The Lightning are tied with the Maple Leafs for the most points in the East after success at home.
By ANDREW ASTLEFORD FS Florida
TAMPA, Fla. -- The season's young, but this sneak peek hints towards a winter worth watching.
You're forgiven if the horror flick at Raymond James Stadium has distracted you from a fine show at Tampa Bay Times Forum over the past two-plus weeks. Saturday night, the
Tampa Bay Lightning wrapped up a season-long, seven-game homestand with a come-from-behind 3-2 victory over the Buffalo Sabres, bumping their mark to 5-2 within the stretch. Sunday, the Bolts took their act on the road, beating the Florida Panthers 4-3 in a shootout to improve to 8-3 overall with 16 points, tying them with the Toronto Maple Leafs for the Eastern Conference lead.
In a town where the football has been frightening, hockey has been kinder to the eyes. Here, the ice is cold, but the play sizzles.
So far, Lightning coach Jon Cooper likes what he sees.
"I'd say we're a resilient team," he said Saturday, after wingers Marty St. Louis and
Ondrej Palat scored consecutive goals in the third period to erase a one-goal deficit. "We work hard. We stay in most every game. For right now, they're finding ways to win the close ones, regardless of who they're playing. They're not getting rattled. It's not happening with this team. When you have that quiet calm, that confidence in coming back, you like that in your team."
Here's the spot for the necessary disclaimer: No one ever sipped from the Stanley Cup after 11 games. There's still much to be learned about these Bolts in Cooper's second season. Anything can happen. Rinse and repeat the caution.
Still, it's fine to let your imagination dance a little. This homestand was no walk along Bayshore Boulevard, which makes Tampa Bay's performance more impressive. The Lightning played the past four Stanley Cup champions -- the Pittsburgh Penguins, Chicago Blackhawks, Boston Bruins and Los Angeles Kings -- and won two of the matchups (over the Kings on Oct. 15 and the Blackhawks in overtime last Thursday).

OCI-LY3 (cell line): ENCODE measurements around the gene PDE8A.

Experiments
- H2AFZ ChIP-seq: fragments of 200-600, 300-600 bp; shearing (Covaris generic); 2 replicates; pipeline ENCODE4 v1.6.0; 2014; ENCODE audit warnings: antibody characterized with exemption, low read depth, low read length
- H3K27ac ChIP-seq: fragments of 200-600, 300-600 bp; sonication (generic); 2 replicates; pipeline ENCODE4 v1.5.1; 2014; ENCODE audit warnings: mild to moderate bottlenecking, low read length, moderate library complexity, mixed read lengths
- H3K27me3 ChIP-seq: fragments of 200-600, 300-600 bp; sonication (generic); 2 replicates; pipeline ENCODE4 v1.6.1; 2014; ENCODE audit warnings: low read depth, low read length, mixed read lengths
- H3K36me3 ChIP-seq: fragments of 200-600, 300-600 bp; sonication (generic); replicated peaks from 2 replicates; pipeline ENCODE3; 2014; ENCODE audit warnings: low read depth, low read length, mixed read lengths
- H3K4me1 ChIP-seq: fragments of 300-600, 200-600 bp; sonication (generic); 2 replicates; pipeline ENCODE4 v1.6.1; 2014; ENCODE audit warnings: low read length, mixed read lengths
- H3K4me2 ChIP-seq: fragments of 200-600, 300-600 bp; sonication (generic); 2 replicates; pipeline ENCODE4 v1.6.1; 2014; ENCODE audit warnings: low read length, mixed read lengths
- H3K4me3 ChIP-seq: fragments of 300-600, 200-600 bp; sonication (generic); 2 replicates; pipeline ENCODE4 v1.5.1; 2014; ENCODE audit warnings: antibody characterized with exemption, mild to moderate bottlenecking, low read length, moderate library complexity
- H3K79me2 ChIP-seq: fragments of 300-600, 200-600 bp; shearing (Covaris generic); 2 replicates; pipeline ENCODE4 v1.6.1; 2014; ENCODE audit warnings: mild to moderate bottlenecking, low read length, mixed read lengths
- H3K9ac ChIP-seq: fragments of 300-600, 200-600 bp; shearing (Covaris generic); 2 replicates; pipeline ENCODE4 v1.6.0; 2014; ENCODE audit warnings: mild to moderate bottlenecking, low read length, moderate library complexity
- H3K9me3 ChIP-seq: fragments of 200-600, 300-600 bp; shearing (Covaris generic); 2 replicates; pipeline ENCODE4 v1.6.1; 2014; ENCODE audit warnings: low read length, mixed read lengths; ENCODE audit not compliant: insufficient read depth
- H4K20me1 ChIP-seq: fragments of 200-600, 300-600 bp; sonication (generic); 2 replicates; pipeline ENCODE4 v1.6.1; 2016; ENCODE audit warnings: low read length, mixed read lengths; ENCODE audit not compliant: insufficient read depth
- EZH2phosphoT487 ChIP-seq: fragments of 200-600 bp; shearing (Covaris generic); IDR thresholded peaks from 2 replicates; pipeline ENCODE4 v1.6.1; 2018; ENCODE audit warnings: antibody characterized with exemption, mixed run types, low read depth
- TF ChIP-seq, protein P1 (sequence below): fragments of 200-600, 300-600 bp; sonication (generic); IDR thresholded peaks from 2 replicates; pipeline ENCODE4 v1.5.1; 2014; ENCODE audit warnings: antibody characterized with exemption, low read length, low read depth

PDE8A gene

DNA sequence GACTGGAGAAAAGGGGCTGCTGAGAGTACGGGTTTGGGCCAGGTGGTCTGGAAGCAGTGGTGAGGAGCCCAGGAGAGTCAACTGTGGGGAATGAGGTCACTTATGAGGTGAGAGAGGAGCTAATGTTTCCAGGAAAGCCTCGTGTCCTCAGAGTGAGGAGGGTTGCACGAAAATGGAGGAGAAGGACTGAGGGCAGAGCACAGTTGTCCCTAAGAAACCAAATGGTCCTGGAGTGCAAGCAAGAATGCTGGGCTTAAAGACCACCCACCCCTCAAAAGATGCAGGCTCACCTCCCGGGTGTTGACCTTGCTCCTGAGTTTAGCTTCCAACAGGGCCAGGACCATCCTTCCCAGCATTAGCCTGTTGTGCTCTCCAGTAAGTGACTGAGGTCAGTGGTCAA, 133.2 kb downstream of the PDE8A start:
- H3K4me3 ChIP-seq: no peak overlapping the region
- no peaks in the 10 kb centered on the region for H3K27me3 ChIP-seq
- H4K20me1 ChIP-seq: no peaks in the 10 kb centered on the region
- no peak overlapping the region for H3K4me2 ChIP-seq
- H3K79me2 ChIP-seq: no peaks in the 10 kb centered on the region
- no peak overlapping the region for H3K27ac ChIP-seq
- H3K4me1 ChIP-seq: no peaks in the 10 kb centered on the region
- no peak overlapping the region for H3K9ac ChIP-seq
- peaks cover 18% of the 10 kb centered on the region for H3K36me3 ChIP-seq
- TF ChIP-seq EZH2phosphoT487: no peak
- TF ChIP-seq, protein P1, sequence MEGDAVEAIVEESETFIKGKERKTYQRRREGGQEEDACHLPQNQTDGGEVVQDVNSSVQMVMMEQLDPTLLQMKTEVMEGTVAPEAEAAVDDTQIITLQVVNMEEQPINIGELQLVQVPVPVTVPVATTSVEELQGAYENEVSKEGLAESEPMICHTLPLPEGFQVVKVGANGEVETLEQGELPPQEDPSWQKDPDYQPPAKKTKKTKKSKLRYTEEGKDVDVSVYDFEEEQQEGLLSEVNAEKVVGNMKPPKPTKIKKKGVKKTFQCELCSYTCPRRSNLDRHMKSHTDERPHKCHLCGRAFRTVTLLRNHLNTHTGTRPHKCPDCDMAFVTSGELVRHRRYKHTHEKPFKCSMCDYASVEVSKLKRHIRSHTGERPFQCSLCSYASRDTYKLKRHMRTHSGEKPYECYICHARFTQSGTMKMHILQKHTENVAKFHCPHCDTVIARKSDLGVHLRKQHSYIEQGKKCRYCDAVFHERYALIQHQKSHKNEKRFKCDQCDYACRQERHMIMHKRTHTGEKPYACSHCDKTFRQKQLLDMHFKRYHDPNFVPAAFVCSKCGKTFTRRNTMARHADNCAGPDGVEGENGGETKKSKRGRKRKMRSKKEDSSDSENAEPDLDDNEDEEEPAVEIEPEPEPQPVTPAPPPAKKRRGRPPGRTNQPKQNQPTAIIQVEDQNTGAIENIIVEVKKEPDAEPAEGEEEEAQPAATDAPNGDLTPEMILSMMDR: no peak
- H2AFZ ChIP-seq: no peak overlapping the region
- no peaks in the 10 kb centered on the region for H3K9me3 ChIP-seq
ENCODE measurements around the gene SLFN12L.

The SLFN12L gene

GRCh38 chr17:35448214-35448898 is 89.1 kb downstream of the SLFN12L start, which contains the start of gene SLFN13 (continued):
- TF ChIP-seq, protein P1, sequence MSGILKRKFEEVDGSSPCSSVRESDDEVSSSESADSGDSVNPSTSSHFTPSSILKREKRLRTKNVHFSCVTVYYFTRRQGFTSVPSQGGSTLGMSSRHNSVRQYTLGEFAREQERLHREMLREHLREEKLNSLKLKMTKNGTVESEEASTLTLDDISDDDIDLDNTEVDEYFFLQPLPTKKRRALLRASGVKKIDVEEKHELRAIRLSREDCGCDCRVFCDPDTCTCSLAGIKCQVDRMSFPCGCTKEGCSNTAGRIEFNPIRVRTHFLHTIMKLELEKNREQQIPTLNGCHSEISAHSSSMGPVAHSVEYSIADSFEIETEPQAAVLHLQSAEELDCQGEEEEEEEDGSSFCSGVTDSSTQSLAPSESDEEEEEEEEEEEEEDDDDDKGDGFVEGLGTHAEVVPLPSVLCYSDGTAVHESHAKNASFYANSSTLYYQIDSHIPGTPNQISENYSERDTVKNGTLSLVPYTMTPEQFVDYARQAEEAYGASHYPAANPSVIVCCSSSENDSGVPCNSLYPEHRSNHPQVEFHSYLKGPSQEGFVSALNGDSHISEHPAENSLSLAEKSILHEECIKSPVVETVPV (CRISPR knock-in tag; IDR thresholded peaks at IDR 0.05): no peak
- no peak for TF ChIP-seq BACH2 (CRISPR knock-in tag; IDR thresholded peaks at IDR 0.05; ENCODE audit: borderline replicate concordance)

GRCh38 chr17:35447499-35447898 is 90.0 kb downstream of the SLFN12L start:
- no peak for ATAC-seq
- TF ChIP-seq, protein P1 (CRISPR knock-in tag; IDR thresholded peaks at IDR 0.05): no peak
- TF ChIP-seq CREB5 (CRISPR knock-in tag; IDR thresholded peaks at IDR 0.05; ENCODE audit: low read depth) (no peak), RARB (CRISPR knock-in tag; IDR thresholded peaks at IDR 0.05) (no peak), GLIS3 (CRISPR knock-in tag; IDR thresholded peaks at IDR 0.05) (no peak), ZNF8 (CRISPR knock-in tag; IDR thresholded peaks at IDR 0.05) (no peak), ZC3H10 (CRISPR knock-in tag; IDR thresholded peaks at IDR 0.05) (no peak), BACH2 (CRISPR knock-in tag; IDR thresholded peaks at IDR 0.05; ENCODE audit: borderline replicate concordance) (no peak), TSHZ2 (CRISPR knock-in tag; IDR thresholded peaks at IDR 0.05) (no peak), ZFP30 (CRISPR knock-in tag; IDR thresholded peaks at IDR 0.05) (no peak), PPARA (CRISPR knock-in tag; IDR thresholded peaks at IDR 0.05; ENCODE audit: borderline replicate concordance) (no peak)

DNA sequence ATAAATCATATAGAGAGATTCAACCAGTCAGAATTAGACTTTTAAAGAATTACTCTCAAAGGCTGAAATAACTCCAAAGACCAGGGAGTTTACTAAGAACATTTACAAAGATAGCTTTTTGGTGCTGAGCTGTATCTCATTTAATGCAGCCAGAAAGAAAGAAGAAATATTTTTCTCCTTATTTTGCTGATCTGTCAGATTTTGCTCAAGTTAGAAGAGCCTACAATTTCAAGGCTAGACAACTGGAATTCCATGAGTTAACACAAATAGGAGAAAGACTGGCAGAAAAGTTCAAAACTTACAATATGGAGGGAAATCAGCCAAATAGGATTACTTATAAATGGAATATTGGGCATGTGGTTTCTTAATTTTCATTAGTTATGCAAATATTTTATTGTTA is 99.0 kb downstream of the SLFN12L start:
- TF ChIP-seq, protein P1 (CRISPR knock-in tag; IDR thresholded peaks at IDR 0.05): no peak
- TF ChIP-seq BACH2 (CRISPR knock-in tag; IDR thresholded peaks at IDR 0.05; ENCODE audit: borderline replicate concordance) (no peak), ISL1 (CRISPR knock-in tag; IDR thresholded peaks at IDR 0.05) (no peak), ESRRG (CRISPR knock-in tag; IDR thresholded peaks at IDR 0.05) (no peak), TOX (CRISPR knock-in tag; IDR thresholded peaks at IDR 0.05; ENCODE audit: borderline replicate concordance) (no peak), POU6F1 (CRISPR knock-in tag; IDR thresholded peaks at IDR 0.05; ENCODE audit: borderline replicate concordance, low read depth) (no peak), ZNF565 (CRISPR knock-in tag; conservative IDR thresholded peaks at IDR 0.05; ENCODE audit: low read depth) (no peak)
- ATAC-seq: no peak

Not a bad way to kick up the skates at home, get comfortable and build momentum before November. The big question now is, can this level be maintained?
"I think we're resilient," St. Louis said. "I'm anxious to see. We play different situations. We don't (get) down, whatever. It's finding ways. When we're able to find ways like this early on against a pretty good team (Buffalo), it's a good sign."
Another good sign: This start feels more telling of the Lightning's ability. In retrospect, the 6-1 burst to begin the 2012-13 campaign was a bit of a mirage, with a high-flying offense compensating for a defense that was at times both loose and reckless. We've only received a glimpse of this group, but the show so far feels more balanced, more lasting.
The Bolts displayed a little of everything during the homestand: An ability to rout an opponent (a 7-2 victory over the Panthers on Oct. 10), a knack for winning close (a 6-5 victory over the Blackhawks) and a touch of comeback (the victory over the Sabres).
Now, their challenge is growing and continuing to evolve. Character is revealed after a few hurdles. Cooper said his team found lessons in the losses, as well as the high moments enjoyed.
On the Pittsburgh defeat, a 5-4 loss on Oct. 12: "That was a game where we probably let emotions get the best of us."
On the Boston defeat, a 5-0 loss on Oct. 19: "We learned a little bit in the Boston game of how hard we have to play. We're not good enough to take a night off and think we're going to beat somebody."
"We play great defensively," Palat said. "Offensively, we need to shoot more. ... We have to start focusing on shooting the puck. Good things are going to happen when you shoot the puck."
Goals are no issue. After Sunday, the Lightning rank third in the league with an average of 3.36 goals per game. This was the tempting question last season: What if the Bolts combine an ability to score with more discipline on defense?
"We found a way to come back. We found a way to hold leads," Cooper said of lessons learned during the homestand. "Hopefully, they continue to buy into what we're selling and keep the work ethic going. It should be fun."
The season's young, but the early act has received positive reviews.